In her poem "Summer Day," Mary Oliver says: "I don't know exactly what a prayer is./I do know how to pay attention..." Simone Weil saw no distinction between attention and prayer. For her, "absolute unmixed attention is prayer."
How difficult it is to pay attention, fully and truly. Unity with that which is greater than ourselves cannot be commanded or willed. Yet how hungry we are for that union, for an experience of the self falling away. How hungry we are to leave behind the anxious, judging voice of the mind; to move beyond blame and regret; to escape the need for control and the rush to anger. Prayer offers the opportunity to reach a place beyond the petty cravings and confines of the self. Prayer offers the opportunity to pay attention.
The power of paying attention was brought home to me when the migration of song birds passed through this spring. My husband and I went in search of the rarely seen golden-winged warbler. Someone had spotted one of these birds and posted the sighting on the New Hampshire listserv for birders. We spent an hour with binoculars pressed to our faces, but we did not find the "target bird." We found plenty of others, though, gorgeous birds on their way north -- the bay-breasted, northern parula, chestnut-sided and blackpoll. The viewing of these miraculous creatures was a moment of joy unmixed with anything else, a moment of transcendence, a moment of feeling at one with a world beyond our common human concerns.
When I was younger, I tried to create the perfect circumstances for moments of transcendence to arrive. I carved out hours of silence alone at my desk and sat there waiting for divine understanding to show up. Often I found myself depressed and peeved when this did not happen. I went looking for transcendence in nature. Here it was easier to experience, though even on a deserted stretch of beach, with the gulls and sound of the surf my only companions, my own sorry mind was apt to take over, assaulting me with a round of accusations and worries and filling me with an uneasy noise. Even here it was possible to prevent myself from seeing what was before me, from hearing the waves as they broke on the shore, from feeling the sun on my face.
One gift of middle and older age is freedom from the awareness of self. As you shift your gaze outward with greater frequency, a sense of oneness between yourself and the world begins to creep over you, at unexpected times, in unexpected places. Joseph Campbell argued: "I don't believe people are looking for the meaning of life as much as they are looking for the experience of being alive." We might also say that people aren't looking for the rote recitation of prayer as much as they are looking for an experience of being in prayer.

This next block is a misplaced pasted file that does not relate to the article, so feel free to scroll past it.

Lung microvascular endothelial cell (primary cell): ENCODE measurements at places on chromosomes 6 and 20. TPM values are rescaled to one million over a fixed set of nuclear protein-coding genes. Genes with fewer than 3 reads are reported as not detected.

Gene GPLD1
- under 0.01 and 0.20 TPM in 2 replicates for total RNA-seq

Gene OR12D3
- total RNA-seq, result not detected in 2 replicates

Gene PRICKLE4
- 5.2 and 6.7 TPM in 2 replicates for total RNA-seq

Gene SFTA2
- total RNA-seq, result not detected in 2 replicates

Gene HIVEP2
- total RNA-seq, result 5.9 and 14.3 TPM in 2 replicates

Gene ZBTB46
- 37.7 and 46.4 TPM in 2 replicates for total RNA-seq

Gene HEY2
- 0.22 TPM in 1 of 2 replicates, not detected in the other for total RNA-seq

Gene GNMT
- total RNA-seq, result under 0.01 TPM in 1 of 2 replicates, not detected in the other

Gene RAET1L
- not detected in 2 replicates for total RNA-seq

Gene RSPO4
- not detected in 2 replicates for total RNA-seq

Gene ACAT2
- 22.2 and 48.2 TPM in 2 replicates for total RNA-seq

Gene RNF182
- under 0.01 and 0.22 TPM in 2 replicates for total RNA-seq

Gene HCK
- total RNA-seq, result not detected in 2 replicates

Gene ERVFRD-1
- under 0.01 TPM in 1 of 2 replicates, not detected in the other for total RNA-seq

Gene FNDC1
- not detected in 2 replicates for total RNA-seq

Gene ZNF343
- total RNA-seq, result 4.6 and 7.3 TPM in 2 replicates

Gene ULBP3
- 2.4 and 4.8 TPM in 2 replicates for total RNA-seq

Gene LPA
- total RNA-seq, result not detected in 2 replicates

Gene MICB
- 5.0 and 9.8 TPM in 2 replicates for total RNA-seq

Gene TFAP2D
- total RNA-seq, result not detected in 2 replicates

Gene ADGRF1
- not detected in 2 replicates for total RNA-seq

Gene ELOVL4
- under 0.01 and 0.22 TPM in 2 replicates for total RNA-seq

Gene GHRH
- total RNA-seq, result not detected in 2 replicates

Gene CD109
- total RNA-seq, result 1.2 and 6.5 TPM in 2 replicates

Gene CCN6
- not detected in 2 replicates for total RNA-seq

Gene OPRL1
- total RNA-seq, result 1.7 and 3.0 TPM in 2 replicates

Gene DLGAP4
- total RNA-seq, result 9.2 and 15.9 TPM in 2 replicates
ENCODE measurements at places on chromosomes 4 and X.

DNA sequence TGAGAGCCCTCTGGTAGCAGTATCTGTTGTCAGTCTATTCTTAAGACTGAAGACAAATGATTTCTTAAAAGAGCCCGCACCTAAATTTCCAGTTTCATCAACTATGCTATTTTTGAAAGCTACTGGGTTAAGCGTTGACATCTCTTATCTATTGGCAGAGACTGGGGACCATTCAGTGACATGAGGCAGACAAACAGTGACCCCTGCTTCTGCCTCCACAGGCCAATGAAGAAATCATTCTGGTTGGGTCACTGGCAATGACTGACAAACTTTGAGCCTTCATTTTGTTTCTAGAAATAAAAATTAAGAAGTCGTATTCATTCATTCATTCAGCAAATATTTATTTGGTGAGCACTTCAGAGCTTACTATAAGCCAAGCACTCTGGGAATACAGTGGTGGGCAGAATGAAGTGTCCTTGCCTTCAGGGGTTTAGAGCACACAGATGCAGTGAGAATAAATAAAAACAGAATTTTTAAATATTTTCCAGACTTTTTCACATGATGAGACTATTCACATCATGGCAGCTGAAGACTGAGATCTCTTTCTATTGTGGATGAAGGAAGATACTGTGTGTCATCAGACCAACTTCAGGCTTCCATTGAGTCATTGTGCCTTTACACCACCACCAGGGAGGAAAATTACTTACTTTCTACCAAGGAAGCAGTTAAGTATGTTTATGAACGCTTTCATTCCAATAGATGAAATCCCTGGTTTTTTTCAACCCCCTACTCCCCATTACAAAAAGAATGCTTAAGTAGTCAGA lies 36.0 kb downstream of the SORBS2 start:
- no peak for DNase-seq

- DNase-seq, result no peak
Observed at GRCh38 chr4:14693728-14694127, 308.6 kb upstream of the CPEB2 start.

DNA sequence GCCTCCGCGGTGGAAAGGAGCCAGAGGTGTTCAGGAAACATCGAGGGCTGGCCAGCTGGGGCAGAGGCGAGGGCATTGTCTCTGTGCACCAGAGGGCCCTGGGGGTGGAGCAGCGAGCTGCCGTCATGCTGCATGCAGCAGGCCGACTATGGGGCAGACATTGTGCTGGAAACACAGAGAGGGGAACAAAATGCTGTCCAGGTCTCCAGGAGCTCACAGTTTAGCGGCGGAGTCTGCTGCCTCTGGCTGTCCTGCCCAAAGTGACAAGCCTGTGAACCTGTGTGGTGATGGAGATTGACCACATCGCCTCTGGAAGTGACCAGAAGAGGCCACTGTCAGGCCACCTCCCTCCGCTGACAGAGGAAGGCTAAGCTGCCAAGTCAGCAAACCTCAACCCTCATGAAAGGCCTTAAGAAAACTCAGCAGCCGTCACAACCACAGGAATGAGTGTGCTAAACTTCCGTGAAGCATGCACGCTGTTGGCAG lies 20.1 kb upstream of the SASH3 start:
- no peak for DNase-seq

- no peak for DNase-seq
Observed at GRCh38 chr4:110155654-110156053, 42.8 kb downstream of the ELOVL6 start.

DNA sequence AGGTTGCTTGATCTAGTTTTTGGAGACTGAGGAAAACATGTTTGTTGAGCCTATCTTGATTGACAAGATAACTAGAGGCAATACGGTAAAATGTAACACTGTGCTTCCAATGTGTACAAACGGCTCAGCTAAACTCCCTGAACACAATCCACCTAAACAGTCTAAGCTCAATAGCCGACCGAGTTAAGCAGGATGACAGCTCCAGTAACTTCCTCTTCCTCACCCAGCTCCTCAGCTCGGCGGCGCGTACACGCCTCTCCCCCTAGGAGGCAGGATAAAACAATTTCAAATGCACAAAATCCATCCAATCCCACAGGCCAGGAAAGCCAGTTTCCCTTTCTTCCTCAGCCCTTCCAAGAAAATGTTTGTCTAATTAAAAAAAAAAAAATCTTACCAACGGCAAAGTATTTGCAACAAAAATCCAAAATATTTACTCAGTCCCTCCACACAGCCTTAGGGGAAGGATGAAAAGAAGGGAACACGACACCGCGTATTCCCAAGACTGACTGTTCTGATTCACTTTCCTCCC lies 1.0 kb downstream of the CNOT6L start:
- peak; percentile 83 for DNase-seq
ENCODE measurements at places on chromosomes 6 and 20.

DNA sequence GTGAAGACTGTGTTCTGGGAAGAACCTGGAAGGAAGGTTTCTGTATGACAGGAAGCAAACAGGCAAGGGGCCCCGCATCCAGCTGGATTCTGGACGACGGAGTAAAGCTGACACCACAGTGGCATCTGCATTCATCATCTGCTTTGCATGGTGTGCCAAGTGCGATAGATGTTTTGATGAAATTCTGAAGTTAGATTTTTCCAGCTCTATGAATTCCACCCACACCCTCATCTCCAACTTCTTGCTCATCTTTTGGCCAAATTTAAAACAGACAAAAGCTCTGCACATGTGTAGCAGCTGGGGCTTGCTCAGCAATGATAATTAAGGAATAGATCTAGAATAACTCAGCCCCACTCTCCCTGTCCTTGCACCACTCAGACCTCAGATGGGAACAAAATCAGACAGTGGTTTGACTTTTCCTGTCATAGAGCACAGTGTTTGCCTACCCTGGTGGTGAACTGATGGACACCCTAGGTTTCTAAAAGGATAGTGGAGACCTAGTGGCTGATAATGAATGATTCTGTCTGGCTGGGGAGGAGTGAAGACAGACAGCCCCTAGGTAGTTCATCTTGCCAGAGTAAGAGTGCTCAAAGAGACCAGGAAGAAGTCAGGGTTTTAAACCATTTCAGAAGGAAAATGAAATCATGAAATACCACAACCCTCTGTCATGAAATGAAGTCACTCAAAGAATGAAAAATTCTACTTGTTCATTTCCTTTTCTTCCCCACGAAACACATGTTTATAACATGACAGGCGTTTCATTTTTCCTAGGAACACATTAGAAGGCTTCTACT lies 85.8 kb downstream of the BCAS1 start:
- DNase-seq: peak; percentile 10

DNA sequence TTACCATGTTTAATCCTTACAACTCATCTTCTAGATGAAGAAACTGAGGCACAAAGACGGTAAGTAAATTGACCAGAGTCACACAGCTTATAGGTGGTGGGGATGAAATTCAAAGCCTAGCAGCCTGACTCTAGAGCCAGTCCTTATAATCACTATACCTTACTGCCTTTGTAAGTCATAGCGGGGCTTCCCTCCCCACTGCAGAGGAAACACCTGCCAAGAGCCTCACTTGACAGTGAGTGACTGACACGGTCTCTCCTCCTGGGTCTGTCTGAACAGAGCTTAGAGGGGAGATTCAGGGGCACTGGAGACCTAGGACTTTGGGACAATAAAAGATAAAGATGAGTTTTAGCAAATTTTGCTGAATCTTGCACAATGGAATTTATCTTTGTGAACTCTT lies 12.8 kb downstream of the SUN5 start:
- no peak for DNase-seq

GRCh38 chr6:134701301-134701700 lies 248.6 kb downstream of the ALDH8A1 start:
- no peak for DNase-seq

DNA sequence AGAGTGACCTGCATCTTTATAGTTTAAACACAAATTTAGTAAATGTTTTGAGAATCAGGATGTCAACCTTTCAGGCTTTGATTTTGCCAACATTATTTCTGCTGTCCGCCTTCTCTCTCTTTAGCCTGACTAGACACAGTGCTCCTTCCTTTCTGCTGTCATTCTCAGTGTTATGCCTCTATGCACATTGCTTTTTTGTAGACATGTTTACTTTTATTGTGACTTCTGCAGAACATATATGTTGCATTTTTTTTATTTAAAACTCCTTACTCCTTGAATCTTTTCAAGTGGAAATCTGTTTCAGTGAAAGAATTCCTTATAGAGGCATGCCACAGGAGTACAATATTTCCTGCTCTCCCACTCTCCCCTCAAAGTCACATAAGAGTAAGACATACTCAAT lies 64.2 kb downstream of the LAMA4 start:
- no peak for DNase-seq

C.S. Lewis maintained that prayer without words is best, "if one can really achieve it." For someone steeped in the ways of a mainline Protestant church, this is an interesting concept. What does wordless prayer feel like? How do you know if you have achieved this state? A house of worship, where we might expect to find ourselves in such a state, often turns out to be the last place it happens. With its focus on words, the liturgy can sometimes get in the way.
"As soon as man is fully disposed to be alone with God, he is alone with God no matter where he may be -- in the country, the monastery, the woods or the city," Thomas Merton tells us. When I first read this in Merton's "Thoughts in Solitude," I nodded my head in agreement, but I am not sure that at that younger age, I fully grasped what he was saying. In the years since then, I have inched closer, as my understanding of prayer has shifted from seeing it as a form of supplication to experiencing it as a state of being. The appeal of another kind of prayer, the sort that might be found walking in the woods and looking for birds, is its grounding in the physical. It moves beyond a cerebral exercise. This appears to be what many in our fractured culture are seeking today, a fully felt experience of God beyond the walls of places of worship.
Am I closer to God in church or as I scan the treetops with my binoculars for birds? Is one act a form of prayer and another something else? Such distinctions no longer seem important in the ways they once did. In another passage from "Thoughts in Solitude," Merton reflects:
"Let me seek, then, the gift of silence, and poverty, and solitude, where everything I touch is turned into prayer: where the sky is my prayer, the birds are my prayer, the wind in the trees is my prayer, for God is all in all."